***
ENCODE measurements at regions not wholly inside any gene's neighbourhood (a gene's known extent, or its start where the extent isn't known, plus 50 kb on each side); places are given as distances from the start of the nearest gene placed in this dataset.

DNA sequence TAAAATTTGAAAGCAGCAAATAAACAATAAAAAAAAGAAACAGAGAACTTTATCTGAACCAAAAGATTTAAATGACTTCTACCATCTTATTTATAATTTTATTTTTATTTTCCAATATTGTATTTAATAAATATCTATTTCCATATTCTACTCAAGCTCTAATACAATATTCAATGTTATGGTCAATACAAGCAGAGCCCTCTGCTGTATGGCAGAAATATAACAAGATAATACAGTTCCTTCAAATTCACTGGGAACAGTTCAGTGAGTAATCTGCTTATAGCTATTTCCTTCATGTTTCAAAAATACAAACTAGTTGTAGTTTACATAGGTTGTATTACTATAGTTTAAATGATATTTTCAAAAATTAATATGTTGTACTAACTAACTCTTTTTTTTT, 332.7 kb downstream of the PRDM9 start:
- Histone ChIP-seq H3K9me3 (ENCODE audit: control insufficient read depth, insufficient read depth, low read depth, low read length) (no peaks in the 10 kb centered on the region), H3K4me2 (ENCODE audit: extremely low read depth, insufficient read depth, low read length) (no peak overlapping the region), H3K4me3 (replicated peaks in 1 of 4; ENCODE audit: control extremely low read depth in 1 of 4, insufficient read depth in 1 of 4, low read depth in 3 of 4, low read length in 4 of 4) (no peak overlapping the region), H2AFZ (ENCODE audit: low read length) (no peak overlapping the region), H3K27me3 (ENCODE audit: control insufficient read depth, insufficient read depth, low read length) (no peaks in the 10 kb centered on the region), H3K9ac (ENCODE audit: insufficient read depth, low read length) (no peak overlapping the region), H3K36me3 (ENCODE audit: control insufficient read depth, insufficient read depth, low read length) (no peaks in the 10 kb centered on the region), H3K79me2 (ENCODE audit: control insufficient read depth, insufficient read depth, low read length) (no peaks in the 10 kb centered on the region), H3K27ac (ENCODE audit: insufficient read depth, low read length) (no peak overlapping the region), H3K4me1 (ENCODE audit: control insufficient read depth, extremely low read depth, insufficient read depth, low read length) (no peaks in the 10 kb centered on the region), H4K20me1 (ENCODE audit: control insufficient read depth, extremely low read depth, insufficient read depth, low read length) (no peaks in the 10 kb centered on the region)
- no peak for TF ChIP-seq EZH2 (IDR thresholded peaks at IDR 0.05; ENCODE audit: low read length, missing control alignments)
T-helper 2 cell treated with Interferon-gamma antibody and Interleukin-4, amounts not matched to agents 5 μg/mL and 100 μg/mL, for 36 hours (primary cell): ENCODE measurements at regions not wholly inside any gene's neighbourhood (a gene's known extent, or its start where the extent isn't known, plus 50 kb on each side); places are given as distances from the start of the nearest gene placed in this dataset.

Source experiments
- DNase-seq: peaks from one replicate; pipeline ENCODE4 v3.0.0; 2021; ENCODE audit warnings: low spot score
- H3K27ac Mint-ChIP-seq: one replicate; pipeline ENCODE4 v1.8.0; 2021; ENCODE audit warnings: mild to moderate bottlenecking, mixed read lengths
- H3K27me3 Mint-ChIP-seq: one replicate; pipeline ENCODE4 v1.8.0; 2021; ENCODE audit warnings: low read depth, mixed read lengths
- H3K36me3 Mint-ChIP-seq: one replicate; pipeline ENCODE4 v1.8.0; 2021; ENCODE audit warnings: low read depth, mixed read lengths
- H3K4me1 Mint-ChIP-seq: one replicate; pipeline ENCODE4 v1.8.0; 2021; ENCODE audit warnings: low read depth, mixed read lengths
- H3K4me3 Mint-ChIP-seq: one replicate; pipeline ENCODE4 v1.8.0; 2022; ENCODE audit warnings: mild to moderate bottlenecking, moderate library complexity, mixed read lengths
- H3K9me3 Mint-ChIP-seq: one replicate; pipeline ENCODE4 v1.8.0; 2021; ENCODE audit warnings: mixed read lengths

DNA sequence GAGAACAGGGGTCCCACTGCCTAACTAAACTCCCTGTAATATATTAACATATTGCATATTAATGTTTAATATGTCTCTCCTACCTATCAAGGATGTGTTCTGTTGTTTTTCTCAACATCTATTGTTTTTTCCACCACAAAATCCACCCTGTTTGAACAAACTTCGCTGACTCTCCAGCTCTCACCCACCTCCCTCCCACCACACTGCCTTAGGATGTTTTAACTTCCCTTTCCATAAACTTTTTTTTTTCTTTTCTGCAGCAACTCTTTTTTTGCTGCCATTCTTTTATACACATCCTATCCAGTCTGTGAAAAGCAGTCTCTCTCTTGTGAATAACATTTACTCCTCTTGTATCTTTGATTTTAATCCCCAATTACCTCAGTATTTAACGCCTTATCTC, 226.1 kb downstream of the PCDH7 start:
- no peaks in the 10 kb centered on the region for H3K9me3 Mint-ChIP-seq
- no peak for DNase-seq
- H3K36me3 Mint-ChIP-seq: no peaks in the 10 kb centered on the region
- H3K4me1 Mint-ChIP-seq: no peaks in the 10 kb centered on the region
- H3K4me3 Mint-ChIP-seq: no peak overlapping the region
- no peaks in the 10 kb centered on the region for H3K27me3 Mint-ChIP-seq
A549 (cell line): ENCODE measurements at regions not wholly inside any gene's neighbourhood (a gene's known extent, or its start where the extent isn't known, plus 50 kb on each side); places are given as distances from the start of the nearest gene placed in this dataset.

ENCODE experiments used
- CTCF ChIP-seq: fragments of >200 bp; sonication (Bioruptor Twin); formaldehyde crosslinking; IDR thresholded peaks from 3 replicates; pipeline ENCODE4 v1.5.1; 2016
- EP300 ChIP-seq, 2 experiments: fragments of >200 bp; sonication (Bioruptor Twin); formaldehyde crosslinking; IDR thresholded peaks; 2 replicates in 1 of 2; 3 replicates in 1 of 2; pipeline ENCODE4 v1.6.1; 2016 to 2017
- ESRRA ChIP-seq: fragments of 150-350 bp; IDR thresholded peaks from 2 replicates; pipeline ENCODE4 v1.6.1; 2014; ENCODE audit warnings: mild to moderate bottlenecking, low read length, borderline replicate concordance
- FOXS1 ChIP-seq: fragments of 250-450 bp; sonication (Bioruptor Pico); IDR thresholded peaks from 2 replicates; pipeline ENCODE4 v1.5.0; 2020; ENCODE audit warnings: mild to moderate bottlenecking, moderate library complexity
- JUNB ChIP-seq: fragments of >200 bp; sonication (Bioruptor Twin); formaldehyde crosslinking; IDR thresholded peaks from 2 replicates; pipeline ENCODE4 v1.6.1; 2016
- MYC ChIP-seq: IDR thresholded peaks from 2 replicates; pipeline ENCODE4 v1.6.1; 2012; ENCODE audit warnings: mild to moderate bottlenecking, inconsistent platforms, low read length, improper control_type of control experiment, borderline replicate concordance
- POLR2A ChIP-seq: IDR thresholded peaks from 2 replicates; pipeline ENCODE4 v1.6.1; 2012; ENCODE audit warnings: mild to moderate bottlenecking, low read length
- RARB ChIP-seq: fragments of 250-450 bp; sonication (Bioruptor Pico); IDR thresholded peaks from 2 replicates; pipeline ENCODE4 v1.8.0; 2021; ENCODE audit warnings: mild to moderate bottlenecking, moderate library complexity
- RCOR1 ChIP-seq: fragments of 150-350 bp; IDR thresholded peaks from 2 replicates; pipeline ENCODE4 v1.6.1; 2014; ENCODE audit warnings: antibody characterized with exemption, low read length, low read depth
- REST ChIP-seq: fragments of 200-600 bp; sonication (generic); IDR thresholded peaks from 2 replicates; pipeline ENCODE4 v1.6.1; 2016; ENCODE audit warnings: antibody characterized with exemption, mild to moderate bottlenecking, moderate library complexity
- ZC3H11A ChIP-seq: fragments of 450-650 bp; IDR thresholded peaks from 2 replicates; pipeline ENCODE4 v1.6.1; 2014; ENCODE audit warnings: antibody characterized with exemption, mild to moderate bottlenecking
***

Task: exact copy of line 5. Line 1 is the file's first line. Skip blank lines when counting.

T-helper 2 cell treated with Interferon-gamma antibody and Interleukin-4, amounts not matched to agents 5 μg/mL and 100 μg/mL, for 36 hours (primary cell): ENCODE measurements at regions not wholly inside any gene's neighbourhood (a gene's known extent, or its start where the extent isn't known, plus 50 kb on each side); places are given as distances from the start of the nearest gene placed in this dataset.